Is there something strange going on in Suffolk County?
More UFO sightings have been reported in Suffolk than in any other county in New York State, according to data from a new book.
In “UFO Sightings Desk Reference,” authors Cheryl Costa and Linda Miller Costa — a couple based in Syracuse — compile national data from two volunteer organizations, the Mutual UFO Network and the National UFO Reporting Center. Both organizations collect eyewitness accounts of UFO sightings, Cheryl Costa said.
The 371-page tome is a collection of charts and graphs showing sightings by region, sorting incidents chronologically and categorizing the UFOs by shape, Cheryl Costa said.
From 2001 through 2015, there were 554 compiled reports from Suffolk County. That’s 100 more sightings than were reported in Manhattan over the same time frame and more than twice as many as were reported in Queens, according to Costa, who conducted a county-by-county analysis of reports pulled from the national reporting networks.
UFOs have been seen in every part of the country, according to Costa. The most reports filed nationwide were from Los Angeles County, followed by Maricopa County, Arizona.
So how does one compile data on something that is, by definition, unidentified? Reports of sightings are scrutinized by a network of investigators, according to Roger Marsh, a spokesman for the Mutual UFO Network, which purports to be the oldest and largest UFO investigative group in the country. The National UFO Reporting Center, which has received more than 100,000 reports since it was founded in 1974, also attempts to point out “hoaxes,” director Peter Davenport said. The Costas broke down their reports into more than 25 categories of sightings, including blimp, fireball, Saturn-like and starlike.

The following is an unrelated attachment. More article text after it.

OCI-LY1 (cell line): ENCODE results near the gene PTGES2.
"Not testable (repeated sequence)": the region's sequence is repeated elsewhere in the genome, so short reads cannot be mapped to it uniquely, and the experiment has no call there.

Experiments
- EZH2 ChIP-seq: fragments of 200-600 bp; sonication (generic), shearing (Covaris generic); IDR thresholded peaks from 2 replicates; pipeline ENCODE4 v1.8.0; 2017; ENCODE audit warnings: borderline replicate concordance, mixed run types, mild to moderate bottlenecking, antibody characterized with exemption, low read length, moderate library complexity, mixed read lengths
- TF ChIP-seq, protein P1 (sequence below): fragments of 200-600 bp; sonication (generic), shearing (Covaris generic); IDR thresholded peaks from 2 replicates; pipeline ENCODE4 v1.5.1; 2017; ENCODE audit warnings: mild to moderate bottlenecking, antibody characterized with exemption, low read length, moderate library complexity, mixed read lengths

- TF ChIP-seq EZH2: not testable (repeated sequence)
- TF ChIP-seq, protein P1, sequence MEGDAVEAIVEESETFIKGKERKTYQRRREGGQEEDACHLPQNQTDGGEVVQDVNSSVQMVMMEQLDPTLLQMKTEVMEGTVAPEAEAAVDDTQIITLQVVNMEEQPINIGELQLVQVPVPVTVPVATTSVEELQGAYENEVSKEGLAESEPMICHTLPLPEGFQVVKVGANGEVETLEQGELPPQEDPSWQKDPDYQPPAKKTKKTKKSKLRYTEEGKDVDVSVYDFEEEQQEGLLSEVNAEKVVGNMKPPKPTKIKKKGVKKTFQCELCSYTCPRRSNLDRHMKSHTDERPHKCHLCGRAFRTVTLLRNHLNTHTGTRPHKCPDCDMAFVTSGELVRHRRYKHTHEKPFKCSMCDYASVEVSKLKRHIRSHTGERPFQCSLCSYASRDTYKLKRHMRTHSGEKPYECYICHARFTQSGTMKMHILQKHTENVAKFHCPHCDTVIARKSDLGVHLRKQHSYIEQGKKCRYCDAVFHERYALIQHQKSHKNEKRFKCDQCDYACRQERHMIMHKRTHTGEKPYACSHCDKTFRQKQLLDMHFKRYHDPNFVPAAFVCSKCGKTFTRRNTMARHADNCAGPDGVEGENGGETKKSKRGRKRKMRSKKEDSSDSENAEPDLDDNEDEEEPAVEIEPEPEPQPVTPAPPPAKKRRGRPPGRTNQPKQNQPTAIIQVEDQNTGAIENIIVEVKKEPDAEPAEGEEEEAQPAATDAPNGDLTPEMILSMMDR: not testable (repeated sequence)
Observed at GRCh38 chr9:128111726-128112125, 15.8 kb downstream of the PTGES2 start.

Even before Costa began working on the book, she singled out Suffolk County as a “hot spot” for sightings. She noticed the trend while writing a column on flying saucers and other UFOs for the Syracuse New Times, she said.
Costa hasn’t analyzed data from Suffolk County on a community level, but said there are a large number of reports that come from Islip, Oakdale and Great River, which she referred to in a 2014 column as the “Great River Triangle.”
Nassau County ranked third in the state with 276 reports, she said. In both counties, the number of sightings has been increasing, with a spike seen in 2012, Costa said.
Costa, who said she saw her first UFO in Savona, New York, when she was 12, said she is focused on data and does not speculate on why there are so many Long Island sightings.
She’s hoping the book, which makes no mention of little green men, will “detoxify” and lessen the stigma around the subject and get more people — like the government — talking about UFOs.
“We don’t talk about who’s driving these things, but somebody should because there sure are a lot of them,” Costa said.